Sat, Mar 31, 2018 - Page 3 News List

Civil groups urge government to amend the EIA act

By Lin Chia-nan  /  Staff reporter

Northern Coast Anti-Nuclear Action Alliance executive director Kuo Ching-lin shows pictures of Cianhua Village in New Taipei City’s Shihmen District at a news conference held by several civil groups in Taipei yesterday to urge the amendment of the Environmental Impact Assessment Act.

Photo: Liao Chen-huei, Taipei Times

Civil groups yesterday urged the Executive Yuan to amend the Environmental Impact Assessment Act (環境影響評估法) during this legislative session, in light of a controversy over the Shenao Power Plant (深澳電廠), which obtained approval from the Environmental Protection Administration (EPA).

The EPA’s environmental impact assessment (EIA) grand assembly on March 14 approved Taiwan Power Co’s (Taipower) project to build a new coal-fired Shenao plant in New Taipei City’s Rueifang District (瑞芳), after the plant was demolished in 2011.

EPA Deputy Minister and assembly chairperson Chan Shun-kuei (詹順貴) has come under fire due to his decisive vote for the project when assembly members were tied 8-8.

Despite his personal objection to the project, he was not entitled to reject it under the current legal framework, as the project had passed an assessment in 2006, Chan said, calling on the public to turn their fury into calls for amending the act.

Premier William Lai (賴清德) on Tuesday last week promised to send the act’s draft amendment to the Legislative Yuan within six months, but environmental groups yesterday questioned his resolve to reform the assessment system.

The EPA in September last year launched its draft amendment to the act, and the Executive Yuan should forward it to the legislature soon, as the legislature will become idle with the approach of the local elections on Nov. 24, the Environmental Jurists Association said.

The Shenao project highlights a significant defect of the current assessment system, as the utility is not required to re-evaluate local environmental conditions when building the plant, Green Citizens’ Action Alliance researcher Wu Cheng-cheng (吳澄澄) said.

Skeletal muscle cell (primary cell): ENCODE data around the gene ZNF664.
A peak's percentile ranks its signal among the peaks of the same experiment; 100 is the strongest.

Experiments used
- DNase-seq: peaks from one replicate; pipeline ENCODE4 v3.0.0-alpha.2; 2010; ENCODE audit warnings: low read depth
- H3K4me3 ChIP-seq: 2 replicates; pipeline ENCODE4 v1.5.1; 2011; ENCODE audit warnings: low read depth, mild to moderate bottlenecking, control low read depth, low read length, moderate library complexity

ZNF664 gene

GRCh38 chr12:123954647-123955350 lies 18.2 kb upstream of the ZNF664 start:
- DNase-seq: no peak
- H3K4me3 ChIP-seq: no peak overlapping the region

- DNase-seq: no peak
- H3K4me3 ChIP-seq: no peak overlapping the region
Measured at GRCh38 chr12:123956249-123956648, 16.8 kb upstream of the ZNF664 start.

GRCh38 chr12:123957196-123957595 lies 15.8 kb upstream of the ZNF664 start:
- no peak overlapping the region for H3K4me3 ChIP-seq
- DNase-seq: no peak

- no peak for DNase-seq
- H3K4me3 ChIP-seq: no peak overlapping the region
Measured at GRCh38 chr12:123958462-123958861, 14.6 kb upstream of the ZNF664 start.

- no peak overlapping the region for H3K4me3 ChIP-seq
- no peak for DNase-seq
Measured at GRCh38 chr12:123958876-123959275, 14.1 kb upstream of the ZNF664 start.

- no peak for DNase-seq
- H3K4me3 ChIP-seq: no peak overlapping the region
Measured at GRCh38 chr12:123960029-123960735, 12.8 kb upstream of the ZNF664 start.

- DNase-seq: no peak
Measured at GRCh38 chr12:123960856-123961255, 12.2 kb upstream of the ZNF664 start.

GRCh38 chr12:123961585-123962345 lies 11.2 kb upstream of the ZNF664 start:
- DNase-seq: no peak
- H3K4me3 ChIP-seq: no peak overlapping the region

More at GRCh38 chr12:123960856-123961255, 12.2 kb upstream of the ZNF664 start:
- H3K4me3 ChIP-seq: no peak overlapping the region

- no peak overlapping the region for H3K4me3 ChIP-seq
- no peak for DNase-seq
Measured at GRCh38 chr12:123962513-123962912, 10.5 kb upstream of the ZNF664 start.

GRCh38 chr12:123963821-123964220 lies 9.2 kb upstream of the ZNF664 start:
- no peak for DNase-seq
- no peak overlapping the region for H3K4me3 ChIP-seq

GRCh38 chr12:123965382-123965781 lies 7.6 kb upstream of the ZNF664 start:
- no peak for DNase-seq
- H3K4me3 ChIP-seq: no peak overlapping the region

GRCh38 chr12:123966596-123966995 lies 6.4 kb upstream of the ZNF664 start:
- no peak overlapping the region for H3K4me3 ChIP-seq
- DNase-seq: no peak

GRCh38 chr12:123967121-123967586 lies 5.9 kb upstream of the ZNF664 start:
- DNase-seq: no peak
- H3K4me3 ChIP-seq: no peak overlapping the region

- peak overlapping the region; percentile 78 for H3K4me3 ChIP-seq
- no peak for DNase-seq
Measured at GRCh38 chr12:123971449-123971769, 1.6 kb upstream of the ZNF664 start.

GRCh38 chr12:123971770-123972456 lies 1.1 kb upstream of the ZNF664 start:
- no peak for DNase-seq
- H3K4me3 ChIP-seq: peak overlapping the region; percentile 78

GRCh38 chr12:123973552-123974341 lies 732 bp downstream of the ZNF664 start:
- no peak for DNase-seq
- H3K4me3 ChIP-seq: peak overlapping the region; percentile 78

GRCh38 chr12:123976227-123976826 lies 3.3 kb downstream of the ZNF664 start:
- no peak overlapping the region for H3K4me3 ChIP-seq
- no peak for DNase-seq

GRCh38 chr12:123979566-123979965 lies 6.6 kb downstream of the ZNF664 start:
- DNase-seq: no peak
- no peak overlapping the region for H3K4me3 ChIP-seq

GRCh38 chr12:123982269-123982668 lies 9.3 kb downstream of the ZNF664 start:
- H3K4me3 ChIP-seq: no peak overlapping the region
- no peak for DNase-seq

The act should be amended to require project developers to conduct new assessments if they fail to complete construction in a given period, she said.

While Taipower is conducting a second-stage assessment for decommissioning the Jinshan Nuclear Power Plant in New Taipei City’s Shihmen District (石門), it did not provide thorough information to local residents, who now can only argue with the utility about compensation, Northern Coast Anti-Nuclear Action Alliance executive director Kuo Ching-lin (郭慶霖) said.

The government should help residents interpret the difficult information about nuclear power plants, as the utility has to decommission two other nuclear plants and the Institute of Nuclear Energy Research, and tackle the nuclear waste on Orchid Island (Lanyu, 蘭嶼), Kuo said, adding that the act should call for greater public participation during assessments.

Other groups said that the act should also include regulations about strategic environmental assessments for large-scale developments, such as offshore wind farms, confirm an assessment’s effect on a development’s approval and sever the symbiotic relation between developers and consulting firms.

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